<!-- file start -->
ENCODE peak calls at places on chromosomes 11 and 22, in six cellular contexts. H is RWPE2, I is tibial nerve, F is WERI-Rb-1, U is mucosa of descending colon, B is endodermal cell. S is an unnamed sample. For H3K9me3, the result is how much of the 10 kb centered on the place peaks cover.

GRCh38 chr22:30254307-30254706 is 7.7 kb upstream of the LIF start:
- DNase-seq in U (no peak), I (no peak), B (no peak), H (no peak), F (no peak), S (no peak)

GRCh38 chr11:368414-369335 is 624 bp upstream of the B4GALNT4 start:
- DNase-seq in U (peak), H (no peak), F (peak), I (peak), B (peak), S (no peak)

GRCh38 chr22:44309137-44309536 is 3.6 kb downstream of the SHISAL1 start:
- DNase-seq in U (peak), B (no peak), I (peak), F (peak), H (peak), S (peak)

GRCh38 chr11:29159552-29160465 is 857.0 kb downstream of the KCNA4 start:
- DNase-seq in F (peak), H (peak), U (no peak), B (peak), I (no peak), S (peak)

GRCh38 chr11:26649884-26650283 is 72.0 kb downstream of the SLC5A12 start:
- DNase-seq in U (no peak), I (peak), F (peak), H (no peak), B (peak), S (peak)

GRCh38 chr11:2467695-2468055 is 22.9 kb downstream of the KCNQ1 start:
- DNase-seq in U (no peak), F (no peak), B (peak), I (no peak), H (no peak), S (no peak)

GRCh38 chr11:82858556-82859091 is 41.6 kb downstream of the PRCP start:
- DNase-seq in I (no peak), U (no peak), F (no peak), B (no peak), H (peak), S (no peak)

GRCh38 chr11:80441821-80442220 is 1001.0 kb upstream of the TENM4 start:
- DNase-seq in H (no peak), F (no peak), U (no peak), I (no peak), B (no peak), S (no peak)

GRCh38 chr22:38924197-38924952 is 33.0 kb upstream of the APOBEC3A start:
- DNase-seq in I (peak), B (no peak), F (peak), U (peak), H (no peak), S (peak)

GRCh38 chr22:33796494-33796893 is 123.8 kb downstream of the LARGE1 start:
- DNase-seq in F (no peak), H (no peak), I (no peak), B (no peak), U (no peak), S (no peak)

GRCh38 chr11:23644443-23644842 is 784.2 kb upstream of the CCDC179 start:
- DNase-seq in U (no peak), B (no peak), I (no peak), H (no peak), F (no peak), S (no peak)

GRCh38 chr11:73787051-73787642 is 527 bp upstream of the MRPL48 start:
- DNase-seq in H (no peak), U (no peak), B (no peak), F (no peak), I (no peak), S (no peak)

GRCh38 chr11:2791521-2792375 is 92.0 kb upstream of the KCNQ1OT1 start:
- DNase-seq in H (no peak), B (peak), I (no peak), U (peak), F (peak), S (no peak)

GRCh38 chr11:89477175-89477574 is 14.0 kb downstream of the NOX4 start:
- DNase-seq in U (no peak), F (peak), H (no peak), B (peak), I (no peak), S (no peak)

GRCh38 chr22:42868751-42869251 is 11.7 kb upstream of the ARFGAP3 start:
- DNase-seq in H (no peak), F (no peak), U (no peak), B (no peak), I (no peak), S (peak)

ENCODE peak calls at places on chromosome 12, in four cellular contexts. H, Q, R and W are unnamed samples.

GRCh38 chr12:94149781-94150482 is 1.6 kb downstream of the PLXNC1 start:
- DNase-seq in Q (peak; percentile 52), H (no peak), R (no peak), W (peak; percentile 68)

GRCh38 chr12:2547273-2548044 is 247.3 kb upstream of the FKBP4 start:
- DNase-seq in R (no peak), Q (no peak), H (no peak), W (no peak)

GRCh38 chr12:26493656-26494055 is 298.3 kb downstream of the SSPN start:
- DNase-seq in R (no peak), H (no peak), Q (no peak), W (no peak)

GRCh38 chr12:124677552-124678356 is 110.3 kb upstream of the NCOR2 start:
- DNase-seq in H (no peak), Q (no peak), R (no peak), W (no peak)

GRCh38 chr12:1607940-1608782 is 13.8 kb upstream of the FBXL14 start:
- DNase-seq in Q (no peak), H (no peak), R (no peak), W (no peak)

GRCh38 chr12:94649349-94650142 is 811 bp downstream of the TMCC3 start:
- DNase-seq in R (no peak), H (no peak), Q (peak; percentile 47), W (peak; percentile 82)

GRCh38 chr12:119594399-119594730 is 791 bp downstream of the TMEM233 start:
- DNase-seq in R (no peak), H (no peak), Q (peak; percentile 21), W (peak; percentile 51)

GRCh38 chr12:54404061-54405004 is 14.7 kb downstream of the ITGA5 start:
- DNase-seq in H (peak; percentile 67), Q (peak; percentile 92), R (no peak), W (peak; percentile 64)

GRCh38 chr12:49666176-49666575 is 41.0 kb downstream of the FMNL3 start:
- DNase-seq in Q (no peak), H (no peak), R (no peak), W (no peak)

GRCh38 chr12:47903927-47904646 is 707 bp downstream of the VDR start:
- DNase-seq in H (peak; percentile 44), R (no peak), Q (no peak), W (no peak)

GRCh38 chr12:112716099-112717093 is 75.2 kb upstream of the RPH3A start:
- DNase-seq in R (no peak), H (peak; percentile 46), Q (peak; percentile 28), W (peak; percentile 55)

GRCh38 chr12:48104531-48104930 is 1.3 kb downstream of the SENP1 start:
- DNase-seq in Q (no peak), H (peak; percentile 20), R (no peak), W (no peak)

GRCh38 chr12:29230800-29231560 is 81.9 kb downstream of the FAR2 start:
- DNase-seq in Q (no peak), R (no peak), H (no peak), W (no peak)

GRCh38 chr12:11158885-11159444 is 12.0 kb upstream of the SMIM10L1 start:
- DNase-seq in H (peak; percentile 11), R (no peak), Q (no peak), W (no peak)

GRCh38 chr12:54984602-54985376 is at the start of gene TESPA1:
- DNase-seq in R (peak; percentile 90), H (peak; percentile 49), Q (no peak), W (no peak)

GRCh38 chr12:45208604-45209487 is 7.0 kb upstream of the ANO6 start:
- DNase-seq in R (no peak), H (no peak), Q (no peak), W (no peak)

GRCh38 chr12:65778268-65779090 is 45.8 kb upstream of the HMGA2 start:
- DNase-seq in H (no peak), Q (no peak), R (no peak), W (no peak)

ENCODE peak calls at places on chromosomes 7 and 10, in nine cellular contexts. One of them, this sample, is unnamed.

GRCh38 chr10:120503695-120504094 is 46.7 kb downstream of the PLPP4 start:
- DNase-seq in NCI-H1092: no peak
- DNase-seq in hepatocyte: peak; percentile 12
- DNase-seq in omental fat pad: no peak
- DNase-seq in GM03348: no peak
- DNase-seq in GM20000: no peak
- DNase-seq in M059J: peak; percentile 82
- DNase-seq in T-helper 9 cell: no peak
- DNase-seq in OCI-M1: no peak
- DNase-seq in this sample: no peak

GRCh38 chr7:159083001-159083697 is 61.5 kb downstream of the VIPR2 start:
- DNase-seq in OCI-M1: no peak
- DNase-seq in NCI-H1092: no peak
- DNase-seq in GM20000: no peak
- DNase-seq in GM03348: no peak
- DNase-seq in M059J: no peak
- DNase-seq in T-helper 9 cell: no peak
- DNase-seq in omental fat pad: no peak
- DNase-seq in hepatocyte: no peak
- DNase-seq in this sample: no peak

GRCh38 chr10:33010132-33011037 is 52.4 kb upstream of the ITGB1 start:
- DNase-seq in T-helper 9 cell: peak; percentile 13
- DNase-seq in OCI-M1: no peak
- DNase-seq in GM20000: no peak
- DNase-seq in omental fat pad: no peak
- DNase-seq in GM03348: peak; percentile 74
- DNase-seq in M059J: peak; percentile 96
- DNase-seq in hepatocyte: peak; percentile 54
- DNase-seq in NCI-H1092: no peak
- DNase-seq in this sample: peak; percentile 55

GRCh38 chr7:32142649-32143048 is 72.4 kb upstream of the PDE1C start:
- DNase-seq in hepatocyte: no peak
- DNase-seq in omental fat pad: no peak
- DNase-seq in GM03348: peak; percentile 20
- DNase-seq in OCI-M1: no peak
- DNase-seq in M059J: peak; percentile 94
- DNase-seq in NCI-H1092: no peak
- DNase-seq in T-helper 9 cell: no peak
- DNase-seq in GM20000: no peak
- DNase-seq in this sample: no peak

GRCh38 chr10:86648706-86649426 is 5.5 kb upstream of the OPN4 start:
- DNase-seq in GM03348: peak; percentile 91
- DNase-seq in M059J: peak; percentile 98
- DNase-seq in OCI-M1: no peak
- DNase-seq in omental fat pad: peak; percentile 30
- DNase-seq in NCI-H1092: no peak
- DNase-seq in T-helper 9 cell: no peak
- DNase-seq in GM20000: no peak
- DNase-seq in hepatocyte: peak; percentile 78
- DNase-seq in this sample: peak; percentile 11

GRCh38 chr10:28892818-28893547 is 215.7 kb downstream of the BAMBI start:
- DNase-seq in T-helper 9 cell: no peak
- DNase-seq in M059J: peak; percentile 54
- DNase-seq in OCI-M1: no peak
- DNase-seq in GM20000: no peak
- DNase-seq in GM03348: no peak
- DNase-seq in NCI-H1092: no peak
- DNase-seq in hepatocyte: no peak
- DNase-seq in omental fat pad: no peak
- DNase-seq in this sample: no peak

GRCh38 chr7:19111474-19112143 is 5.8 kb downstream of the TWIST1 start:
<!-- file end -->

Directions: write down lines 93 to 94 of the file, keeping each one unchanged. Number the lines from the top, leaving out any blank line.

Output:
- DNase-seq in GM03348: peak; percentile 74
- DNase-seq in M059J: peak; percentile 96